Kevin Lankinen has never lacked confidence.
So when the Blackhawks’ breakout No. 1 goalie from last season heard in July he’d essentially lost the job he’d just earned — the obvious implication when the Hawks acquired reigning Vezina Trophy winner Marc-Andre Fleury — he wasn’t offended. He simply felt even more motivated.
“I still want to be No. 1,” Lankinen said Monday. “That’s my goal. I like to compete. I’m a competitor. I’ve always been competing throughout my whole career. Just having a guy like [Fleury] that’s been through it all, seen it all, he’s going to be a good person for me to — every time in practice — battle with him, just learn something from him.
“If you want to be the best one day, you’ve got to learn from the best, you’ve got to compete with the best, and at the end of the day, you’ve got to beat the best. That’s my point of view.”
When the trade happened, Lankinen was in Helsinki, Finland, enjoying his summer break but also training hard for this season. After Fleury committed to moving to Chicago, he and Lankinen exchanged texts, but Lankinen’s main focus was on himself.
He had identified late last season that finding and tracking the puck through traffic was an area in which he needed to improve. His struggles with that contributed to his April drop-off: After finishing March with a 13-8-4 record and .921 save percentage, he went 4-6-1 with an .881 save percentage over his final 12 appearances.
But without a full team with which to practice, Lankinen and his personal coach had to be creative to replicate those high-traffic situations.
“We pulled out a whole bunch of tires and all these cones,” Lankinen said with a grin. “We put a couple guys in front of the net ... [and some shooters who] used different releases to try to hide their release.”
More recently, Lankinen’s training shifted toward the other area he identified as needing improvement: his ability to play the puck to his defensemen. He and Hawks goalie coach Jimmy Waite have focused on that during training camp.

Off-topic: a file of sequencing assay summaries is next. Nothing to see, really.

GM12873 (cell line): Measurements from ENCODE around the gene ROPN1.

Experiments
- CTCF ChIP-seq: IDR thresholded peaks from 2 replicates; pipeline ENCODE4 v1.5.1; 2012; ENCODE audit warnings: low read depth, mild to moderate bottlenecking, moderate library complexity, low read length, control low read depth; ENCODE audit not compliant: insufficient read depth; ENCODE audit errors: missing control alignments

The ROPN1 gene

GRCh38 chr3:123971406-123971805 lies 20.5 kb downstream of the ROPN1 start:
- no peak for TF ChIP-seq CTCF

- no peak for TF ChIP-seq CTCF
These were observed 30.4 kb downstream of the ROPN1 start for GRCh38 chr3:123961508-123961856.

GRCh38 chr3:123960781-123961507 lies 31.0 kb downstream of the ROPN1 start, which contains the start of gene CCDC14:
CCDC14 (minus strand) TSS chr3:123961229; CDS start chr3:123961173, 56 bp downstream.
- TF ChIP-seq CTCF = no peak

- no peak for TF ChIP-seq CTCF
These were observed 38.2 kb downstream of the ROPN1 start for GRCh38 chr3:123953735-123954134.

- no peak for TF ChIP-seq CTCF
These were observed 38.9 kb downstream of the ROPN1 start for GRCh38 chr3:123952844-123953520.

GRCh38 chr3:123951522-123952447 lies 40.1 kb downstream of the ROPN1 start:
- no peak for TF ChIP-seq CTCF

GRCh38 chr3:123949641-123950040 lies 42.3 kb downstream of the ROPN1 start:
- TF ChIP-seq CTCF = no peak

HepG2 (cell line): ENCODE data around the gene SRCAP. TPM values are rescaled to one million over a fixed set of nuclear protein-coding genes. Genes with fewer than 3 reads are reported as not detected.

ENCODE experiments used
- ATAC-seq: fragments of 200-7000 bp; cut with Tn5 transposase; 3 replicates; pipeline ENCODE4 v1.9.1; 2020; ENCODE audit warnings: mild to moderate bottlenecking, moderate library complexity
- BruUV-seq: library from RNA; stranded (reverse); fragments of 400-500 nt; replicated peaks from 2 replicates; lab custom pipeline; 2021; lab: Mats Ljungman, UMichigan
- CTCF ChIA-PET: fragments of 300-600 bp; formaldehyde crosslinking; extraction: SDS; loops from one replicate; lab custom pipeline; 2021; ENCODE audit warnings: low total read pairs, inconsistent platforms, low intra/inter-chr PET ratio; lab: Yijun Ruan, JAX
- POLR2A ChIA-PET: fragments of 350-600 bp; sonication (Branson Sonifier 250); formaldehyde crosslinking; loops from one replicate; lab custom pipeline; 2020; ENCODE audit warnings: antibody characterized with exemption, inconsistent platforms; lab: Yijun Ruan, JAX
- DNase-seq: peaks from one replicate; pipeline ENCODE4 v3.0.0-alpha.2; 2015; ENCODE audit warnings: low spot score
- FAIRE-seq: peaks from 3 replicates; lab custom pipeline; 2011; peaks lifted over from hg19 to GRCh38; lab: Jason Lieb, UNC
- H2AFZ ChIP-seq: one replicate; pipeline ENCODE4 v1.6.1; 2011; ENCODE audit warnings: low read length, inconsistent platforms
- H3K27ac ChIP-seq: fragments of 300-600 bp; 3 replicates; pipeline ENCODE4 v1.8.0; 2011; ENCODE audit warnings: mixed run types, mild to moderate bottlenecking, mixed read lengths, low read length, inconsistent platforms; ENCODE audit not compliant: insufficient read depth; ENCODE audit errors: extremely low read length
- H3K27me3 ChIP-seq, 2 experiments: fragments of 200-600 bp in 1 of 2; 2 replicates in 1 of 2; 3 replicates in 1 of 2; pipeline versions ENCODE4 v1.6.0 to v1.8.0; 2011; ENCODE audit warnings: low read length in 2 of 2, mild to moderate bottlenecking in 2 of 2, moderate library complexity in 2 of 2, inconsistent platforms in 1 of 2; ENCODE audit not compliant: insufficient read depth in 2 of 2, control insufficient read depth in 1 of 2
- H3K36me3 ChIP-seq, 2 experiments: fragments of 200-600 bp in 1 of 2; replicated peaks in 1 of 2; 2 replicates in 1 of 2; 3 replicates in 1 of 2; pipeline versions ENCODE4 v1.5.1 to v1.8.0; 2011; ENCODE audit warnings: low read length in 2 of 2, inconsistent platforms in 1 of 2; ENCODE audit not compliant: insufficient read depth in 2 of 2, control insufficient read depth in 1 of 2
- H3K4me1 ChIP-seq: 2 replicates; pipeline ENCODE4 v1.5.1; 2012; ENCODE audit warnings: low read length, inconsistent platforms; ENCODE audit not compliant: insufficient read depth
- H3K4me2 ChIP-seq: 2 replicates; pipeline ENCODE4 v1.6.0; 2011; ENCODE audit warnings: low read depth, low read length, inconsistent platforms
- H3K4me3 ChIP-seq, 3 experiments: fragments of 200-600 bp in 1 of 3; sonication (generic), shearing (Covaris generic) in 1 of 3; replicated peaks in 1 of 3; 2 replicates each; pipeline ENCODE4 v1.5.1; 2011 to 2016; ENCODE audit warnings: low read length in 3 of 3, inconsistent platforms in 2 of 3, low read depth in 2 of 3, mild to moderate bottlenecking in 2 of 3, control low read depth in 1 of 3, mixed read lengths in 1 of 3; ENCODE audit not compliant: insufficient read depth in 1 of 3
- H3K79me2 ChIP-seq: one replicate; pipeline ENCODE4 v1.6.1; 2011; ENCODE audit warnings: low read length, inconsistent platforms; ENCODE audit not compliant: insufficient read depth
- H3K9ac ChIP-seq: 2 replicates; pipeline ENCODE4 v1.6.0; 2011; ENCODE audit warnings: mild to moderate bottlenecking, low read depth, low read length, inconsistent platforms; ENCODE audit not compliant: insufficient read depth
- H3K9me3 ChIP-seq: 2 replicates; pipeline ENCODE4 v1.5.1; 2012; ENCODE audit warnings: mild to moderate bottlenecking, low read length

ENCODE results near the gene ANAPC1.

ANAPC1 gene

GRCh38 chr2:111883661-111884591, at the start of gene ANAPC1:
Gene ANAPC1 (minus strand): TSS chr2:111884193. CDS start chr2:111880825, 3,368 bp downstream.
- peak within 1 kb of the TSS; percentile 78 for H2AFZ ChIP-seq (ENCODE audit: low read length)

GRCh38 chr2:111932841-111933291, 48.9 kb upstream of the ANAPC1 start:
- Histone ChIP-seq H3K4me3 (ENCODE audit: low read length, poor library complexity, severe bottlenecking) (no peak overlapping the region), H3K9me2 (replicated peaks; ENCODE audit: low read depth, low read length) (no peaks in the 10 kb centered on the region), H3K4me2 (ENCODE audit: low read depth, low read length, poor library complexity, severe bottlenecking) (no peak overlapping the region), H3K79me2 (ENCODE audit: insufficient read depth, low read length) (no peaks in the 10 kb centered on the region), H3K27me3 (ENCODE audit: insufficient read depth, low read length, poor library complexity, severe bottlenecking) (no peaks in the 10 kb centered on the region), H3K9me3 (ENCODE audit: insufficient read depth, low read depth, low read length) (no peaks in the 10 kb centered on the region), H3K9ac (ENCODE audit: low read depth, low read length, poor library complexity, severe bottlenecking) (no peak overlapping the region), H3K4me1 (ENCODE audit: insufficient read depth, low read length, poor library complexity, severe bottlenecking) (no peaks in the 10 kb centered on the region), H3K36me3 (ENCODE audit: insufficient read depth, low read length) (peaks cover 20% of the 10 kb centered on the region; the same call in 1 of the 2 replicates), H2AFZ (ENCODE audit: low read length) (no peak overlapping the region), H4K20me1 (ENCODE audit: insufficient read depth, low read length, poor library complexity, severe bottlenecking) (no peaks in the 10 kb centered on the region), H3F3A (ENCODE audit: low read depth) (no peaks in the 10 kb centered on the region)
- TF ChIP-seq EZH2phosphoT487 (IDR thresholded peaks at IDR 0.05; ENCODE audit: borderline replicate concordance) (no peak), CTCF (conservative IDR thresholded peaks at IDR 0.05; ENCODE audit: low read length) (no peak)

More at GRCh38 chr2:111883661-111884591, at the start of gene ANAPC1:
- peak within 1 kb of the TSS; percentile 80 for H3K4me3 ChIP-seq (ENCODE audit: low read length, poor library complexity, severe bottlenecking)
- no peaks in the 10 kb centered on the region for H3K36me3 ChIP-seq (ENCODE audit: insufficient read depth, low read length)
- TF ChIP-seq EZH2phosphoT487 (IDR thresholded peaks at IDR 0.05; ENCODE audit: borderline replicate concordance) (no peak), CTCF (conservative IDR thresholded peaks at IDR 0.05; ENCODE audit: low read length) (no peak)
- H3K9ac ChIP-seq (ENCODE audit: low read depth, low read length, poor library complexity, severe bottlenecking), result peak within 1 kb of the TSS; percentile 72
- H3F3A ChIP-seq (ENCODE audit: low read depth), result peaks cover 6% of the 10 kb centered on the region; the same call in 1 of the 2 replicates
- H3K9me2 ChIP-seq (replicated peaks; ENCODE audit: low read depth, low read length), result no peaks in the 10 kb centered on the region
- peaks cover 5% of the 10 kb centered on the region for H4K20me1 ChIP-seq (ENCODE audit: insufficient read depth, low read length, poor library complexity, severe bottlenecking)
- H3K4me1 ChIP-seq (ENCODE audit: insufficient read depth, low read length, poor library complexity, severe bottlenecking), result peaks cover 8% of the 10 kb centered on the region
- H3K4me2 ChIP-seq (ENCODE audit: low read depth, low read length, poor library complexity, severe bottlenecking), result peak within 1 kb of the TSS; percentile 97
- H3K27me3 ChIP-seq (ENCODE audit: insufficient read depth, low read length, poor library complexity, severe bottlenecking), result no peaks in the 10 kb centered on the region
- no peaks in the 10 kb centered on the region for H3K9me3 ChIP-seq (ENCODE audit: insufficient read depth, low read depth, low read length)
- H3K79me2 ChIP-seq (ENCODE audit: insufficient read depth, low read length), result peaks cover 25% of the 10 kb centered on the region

Lankinen also enters this camp with a better understanding of how the NHL works and how to mentally handle the grind, even as he still awaits — as he has longingly since January — his first start in a sold-out United Center. His unflappability was impressive as a rookie; now he has some of the experience to back it up.
“Coming into the season, you know it’s going to be a rollercoaster of emotions because that’s the way the game of hockey is, basically,” he said. “[It’s about] managing your own nerves and being that cooler self. You don’t want to be too high, you don’t want to be too low, because ... if you just keep doing the right things every single day, you’re going to get the results you want.”
Lankinen and Fleury’s lockers sit right next to each other, and the 26- and 36-year-old goalies are already bonding off the ice. Lankinen described Fleury as simultaneously the “new guy” and a “father figure.” Fleury described Lankinen as “very nice, very polite ... [and] very talented.”
Realistically, there’s no chance Fleury isn’t immediately the Hawks’ No. 1, even if a 60-40 split of the starts makes sense to keep Fleury rested and Lankinen active. But the Hawks are thrilled Lankinen is so eager to battle Fleury for every one of those starts, and Lankinen isn’t trying to hide those ambitions.
“It’s absolutely the attitude we want,” coach Jeremy Colliton said. “We want them to fight for everything they get, and that goes for the other goalies, too. Nothing’s ever written in stone. Stuff can change.
“[Lankinen has] got a great attitude, he’s got a lot of confidence, he’s got a tremendous work ethic and that’ll help him.”